The blog of author Dennis Cooper

Pneumatic Tube Day *

* (Restored)


‘Pneumatic tubes are systems that propel cylindrical containers through a network of tubes by compressed air or by partial vacuum. They are used for transporting solid objects, as opposed to conventional pipelines, which transport fluids. Pneumatic tube networks gained acceptance in the late 19th and early 20th centuries for offices that needed to transport small, urgent packages (such as mail or money) over relatively short distances (within a building, or, at most within a city). Some installations grew to great complexity, but were mostly superseded.

‘Pneumatic capsule transportation was invented by William Murdoch. It was considered little more than a novelty until the invention of the capsule in 1836. The Victorians were the first to use capsule pipelines to transmit telegraph messages, or telegrams, to nearby buildings from telegraph stations. While they are commonly used for small parcels and documents – including as cash carriers at banks or supermarkets – they were originally proposed in the early 19th century for transport of heavy freight. It was once envisaged that networks of these massive tubes might be used to transport people.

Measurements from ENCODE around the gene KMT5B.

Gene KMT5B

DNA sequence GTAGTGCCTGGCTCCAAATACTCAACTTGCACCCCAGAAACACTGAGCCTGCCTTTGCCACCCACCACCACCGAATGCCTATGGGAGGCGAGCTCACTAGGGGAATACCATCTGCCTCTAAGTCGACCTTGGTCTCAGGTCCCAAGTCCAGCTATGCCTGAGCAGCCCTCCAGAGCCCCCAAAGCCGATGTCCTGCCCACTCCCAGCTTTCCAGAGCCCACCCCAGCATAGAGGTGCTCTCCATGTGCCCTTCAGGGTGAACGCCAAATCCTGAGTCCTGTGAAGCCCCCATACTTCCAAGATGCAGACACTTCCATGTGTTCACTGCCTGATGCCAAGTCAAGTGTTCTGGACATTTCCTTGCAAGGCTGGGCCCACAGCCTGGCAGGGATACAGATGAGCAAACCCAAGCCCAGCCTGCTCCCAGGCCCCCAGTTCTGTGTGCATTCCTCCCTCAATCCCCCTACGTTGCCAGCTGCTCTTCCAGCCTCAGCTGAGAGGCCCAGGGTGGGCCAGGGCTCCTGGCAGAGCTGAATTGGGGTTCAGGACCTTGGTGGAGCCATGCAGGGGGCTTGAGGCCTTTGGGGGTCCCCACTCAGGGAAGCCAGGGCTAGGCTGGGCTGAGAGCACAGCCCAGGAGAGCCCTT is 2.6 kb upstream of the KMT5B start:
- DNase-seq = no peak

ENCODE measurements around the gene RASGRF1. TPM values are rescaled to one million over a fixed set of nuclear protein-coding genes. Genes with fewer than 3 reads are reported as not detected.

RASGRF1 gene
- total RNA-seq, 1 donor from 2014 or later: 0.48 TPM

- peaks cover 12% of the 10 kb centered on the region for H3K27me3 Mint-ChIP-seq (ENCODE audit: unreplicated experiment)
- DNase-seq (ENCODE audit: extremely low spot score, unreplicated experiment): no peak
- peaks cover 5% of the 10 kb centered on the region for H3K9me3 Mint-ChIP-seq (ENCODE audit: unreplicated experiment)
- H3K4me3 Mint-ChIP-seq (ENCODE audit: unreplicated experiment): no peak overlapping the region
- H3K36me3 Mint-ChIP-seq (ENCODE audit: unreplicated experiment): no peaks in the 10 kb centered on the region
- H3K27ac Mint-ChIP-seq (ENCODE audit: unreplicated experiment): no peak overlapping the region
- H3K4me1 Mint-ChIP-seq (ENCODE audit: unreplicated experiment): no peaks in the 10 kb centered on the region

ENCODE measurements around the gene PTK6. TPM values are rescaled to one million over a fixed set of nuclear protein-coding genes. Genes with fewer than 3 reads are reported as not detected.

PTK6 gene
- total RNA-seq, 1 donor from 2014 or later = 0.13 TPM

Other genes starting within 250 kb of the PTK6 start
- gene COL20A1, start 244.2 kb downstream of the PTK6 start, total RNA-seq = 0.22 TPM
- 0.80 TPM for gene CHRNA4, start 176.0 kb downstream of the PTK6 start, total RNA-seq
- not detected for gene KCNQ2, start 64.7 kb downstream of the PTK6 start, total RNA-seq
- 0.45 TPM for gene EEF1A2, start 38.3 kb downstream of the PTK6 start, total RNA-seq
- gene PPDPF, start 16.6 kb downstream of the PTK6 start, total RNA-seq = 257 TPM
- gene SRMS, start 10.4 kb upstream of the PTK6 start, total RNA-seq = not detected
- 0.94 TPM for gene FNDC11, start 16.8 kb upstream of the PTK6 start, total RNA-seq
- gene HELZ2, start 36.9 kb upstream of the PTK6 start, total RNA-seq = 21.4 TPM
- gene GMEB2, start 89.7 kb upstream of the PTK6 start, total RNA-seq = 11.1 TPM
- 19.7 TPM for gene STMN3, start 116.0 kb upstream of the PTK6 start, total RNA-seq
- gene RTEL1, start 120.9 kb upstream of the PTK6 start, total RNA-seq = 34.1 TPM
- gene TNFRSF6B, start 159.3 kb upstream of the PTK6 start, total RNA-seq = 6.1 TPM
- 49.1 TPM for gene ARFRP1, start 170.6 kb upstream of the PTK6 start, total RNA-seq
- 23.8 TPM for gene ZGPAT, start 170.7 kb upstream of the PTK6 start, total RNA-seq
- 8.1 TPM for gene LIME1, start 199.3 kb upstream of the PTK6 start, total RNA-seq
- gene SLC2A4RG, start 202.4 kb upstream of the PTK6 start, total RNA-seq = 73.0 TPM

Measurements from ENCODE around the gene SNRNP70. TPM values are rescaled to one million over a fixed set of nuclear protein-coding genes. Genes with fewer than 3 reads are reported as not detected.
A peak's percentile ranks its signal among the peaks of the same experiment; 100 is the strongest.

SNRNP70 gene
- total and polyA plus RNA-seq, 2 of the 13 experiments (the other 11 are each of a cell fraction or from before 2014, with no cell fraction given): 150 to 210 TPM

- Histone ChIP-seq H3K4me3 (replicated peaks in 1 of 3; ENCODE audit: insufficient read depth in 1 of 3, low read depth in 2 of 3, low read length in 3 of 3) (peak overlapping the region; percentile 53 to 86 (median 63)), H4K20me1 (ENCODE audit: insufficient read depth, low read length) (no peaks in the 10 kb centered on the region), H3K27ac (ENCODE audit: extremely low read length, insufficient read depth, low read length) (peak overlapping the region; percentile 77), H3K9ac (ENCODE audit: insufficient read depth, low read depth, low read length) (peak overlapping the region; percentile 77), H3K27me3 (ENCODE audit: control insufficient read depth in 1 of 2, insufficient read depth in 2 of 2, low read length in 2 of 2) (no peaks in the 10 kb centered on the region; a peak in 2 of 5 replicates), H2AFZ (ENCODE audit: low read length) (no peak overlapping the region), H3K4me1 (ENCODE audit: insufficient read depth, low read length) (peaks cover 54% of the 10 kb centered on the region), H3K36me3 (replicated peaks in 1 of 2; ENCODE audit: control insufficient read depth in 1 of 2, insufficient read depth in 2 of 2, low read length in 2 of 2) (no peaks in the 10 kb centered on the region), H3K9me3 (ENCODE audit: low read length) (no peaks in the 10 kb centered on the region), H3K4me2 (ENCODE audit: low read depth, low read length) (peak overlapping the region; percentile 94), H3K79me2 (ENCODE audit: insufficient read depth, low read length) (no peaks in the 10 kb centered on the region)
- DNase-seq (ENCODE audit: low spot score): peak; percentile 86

‘The failure of pneumatic tubes to live up to their potential as envisaged in previous centuries has placed them in the company of flying cars and dirigibles as ripe for ironic retro-futurism. The 1960s cartoon series The Jetsons featured pneumatic tubes that people could step into and be sucked up and swiftly spat out at their destination. In the animated television series Futurama, set in the 31st century, large pneumatic tubes are used in cities for transporting people, whilst smaller ones are used to transport mail. The tubes in Futurama are also used to depict the endless confusion of bureaucracy: an immense network of pneumatic tubes connects all offices in New New York City to the “Central Bureaucracy”, with all the capsules being deposited directly into a huge pile in the main filing room, with no sorting or organization.’ — collaged